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Editorial

Among several others, one difference between nature and man-made entities is that nature does not believe in reproducing exact replicas. No two leaves on a tree completely match, no two human beings perfectly resemble — even identical twins differ from each other: often with a small mole, birth mark, and if not in their physical features, they differ in their characters, personalities, thoughts, and destinies.

 

Human beings, on the other hand, take pride in producing indistinguishable copies. Just visit any super store or shopping mall and you will come across rows of items, hundreds and thousands of which are the same in every respect— a scenario that has only been possible due to the industrial revolution, in whose result factories and their products began flooding our surroundings.

 

The shift in society in which a consumer picks a bar of soap that has a million copies, owns a car which is driven everywhere, uses a computer used by thousands in the world and chats on a mobile phone which is owned by billions across the globe, has also altered our notion of originality and imitation, our beliefs about the importance of genuine objects and authentic ideas, as well as the necessity of copyright.

 

Music market, film industry, and publishing businesses resist the practice of preparing counterfeit copies, but in the age of mechanical reproduction and virtual proliferation, it is practically impossible to control the duplication of original pieces in different forms, formats, mediums and various media.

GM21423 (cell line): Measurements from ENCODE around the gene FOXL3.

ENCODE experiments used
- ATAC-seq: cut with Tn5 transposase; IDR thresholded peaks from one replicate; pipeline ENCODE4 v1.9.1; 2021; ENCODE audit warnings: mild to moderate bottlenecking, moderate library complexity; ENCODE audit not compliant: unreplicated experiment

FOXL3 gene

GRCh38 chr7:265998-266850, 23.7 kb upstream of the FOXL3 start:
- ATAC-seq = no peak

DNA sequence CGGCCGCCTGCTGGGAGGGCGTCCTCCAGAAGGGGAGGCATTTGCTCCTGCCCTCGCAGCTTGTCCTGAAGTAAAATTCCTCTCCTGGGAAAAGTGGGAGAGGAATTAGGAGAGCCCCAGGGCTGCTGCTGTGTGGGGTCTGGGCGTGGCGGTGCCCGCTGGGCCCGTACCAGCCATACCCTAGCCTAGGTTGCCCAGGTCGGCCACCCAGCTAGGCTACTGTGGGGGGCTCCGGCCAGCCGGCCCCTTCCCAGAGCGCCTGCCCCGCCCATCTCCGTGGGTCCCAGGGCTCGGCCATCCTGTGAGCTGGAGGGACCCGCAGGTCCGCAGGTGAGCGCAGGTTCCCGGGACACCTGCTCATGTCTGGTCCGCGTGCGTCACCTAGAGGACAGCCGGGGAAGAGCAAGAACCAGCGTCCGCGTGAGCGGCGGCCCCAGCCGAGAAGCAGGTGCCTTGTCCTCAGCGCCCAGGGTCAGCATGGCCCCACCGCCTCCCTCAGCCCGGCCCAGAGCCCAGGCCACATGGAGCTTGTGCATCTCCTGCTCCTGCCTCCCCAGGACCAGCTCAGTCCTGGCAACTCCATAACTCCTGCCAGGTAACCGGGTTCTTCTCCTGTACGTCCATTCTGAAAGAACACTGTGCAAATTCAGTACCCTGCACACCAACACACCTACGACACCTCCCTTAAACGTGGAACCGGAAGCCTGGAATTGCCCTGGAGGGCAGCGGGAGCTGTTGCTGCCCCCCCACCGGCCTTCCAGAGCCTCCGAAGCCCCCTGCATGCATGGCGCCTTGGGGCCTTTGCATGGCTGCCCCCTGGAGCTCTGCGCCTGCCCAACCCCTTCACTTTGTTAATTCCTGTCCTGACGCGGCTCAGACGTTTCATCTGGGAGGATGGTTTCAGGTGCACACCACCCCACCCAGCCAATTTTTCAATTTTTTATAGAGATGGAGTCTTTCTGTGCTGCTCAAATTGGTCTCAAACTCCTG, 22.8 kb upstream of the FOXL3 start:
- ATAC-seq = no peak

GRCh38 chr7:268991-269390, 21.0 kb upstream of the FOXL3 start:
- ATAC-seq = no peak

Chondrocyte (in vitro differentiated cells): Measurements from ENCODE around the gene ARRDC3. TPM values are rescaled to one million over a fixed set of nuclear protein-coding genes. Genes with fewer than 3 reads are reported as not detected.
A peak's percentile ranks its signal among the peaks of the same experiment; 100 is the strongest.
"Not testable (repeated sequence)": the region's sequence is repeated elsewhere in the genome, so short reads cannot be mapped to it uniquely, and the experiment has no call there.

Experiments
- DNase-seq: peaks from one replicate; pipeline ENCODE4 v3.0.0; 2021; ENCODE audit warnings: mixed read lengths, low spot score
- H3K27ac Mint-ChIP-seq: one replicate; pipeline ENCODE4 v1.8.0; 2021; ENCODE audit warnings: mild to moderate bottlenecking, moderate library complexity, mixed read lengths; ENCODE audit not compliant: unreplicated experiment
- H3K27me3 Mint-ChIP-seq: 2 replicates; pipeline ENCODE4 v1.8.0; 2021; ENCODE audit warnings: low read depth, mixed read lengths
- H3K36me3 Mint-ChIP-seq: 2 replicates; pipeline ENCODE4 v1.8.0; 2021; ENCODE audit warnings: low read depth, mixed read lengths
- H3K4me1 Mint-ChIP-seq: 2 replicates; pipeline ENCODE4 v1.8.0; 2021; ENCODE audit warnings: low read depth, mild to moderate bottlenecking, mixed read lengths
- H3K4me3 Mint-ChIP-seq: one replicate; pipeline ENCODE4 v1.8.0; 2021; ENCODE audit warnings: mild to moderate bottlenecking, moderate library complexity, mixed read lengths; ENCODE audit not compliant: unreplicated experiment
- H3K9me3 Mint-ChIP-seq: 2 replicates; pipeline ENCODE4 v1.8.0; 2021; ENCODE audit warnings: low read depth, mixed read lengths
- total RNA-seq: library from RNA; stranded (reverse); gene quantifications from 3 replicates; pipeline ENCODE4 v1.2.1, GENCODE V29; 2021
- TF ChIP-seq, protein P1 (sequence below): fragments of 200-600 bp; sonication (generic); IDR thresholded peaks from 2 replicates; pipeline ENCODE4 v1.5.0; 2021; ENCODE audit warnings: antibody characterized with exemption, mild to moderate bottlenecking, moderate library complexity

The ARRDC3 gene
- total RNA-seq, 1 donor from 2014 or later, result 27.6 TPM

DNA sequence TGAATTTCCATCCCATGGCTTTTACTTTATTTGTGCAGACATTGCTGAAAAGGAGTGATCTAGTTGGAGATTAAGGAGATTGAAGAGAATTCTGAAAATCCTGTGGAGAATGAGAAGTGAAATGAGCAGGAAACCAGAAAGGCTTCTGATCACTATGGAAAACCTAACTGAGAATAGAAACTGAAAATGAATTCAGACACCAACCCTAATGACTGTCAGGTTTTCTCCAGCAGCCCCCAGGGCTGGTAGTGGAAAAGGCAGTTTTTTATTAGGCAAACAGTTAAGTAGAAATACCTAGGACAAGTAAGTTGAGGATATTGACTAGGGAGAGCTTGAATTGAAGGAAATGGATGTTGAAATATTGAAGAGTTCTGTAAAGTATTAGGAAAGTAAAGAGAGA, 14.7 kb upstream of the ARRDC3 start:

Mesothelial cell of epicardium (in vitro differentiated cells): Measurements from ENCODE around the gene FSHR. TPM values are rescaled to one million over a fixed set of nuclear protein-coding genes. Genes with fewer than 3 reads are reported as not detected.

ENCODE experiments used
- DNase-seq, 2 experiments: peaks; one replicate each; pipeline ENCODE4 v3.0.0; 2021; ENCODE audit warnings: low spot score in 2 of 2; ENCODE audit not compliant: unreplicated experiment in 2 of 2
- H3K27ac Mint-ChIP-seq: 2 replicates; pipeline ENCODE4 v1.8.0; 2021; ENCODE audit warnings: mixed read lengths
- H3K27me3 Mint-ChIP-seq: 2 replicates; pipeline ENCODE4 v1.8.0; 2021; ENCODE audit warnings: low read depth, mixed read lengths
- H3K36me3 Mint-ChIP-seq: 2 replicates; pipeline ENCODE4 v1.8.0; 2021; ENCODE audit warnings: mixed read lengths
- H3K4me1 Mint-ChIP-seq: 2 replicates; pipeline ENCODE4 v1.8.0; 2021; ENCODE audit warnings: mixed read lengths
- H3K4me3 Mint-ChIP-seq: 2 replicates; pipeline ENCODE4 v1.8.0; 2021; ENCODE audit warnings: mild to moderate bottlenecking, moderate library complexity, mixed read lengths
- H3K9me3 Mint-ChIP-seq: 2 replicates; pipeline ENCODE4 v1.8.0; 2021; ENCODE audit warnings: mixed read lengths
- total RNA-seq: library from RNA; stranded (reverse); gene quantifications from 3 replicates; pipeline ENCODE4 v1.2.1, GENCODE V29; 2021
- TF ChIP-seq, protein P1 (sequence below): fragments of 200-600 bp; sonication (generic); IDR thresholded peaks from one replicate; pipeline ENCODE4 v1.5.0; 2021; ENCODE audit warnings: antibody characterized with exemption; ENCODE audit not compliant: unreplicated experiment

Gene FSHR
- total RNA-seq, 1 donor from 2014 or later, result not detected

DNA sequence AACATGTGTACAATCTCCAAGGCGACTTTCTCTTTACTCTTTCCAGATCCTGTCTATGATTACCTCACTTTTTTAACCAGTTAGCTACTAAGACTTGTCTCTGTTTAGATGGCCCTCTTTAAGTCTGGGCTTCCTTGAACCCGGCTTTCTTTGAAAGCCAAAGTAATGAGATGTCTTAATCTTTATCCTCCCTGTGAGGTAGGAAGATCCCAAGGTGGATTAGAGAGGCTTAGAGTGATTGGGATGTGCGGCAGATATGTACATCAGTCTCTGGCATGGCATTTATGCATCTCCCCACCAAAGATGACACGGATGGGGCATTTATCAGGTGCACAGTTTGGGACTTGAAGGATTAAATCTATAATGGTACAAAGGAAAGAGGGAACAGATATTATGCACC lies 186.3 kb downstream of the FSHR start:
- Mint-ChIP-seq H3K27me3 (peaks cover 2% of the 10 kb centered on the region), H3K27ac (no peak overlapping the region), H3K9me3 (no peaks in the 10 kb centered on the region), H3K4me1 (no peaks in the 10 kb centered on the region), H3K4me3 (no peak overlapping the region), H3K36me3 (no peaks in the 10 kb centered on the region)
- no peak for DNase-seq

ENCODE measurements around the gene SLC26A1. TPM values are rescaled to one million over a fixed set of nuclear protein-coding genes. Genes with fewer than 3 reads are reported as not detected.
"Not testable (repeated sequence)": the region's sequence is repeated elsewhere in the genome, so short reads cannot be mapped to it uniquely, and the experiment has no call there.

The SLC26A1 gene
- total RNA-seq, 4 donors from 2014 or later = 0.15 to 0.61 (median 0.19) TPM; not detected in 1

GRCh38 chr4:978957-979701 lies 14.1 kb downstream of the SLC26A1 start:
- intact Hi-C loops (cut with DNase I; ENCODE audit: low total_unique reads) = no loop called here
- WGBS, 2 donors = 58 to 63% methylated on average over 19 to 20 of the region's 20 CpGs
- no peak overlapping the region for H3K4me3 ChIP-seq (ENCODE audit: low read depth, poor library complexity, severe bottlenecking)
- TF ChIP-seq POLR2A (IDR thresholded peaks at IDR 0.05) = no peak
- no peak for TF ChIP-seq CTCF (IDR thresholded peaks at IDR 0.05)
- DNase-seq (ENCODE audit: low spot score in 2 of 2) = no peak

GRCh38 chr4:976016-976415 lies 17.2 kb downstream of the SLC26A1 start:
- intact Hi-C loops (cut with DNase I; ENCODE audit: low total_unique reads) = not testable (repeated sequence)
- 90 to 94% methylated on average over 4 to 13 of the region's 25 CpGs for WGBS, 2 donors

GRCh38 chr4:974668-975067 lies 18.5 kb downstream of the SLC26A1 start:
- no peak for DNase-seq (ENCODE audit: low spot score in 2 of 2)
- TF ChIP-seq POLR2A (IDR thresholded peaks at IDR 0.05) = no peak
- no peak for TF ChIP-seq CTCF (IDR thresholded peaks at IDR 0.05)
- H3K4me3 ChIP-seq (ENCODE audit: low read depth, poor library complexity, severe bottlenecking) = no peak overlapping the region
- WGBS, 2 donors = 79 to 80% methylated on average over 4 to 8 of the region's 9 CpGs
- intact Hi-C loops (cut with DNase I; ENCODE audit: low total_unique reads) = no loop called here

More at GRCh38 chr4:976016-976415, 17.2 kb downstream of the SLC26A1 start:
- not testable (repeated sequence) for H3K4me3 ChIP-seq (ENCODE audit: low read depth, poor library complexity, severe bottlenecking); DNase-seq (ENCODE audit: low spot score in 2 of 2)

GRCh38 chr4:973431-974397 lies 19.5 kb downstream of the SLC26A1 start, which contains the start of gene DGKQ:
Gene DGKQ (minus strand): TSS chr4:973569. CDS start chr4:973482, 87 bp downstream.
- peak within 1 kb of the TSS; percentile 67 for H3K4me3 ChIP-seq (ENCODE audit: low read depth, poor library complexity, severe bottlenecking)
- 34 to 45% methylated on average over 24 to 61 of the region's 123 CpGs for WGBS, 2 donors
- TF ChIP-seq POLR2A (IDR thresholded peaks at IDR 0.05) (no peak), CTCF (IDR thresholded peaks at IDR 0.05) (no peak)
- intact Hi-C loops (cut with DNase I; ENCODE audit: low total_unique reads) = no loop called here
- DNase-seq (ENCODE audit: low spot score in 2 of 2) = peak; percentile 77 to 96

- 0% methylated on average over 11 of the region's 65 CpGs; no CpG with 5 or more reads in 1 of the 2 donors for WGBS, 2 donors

In the realm of visual art, too, the old constructs of authenticity and authorship have been transforming with time. If on one hand the demands of the art market have increased forgeries, consumerism on the other has led us to disregard the distinction between hand-made art pieces and mechanically produced works of art—especially after the Brillo Boxes by Andy Warhol, which were not different from ordinary detergent cartons. Also, one suspects that these artworks associated with Warhol, in actuality were not made by him, but fabricated by his assistants.

 

Thus, the idea and insistence on copyrights need to be seen again; In the present issue of Art Now Pakistan, copyright (its history, relevance, and state) is discussed in two essays, besides being addressed in the photo-essay. The present issue also includes Profile of Imran Qureshi, the 2017 recipient of the Department of State International Medal of the Arts.

 

Reviews of various exhibitions and a book review of Landscape: John Berger on Art bring forth specific views of writers and artists, unique yet connected with several other points of view, thus liberating them from the pressure of originality and exclusivity.

 

Discourses, which make one think that the mere term copyright may imply that making a copy is right, hence everyone’s right!

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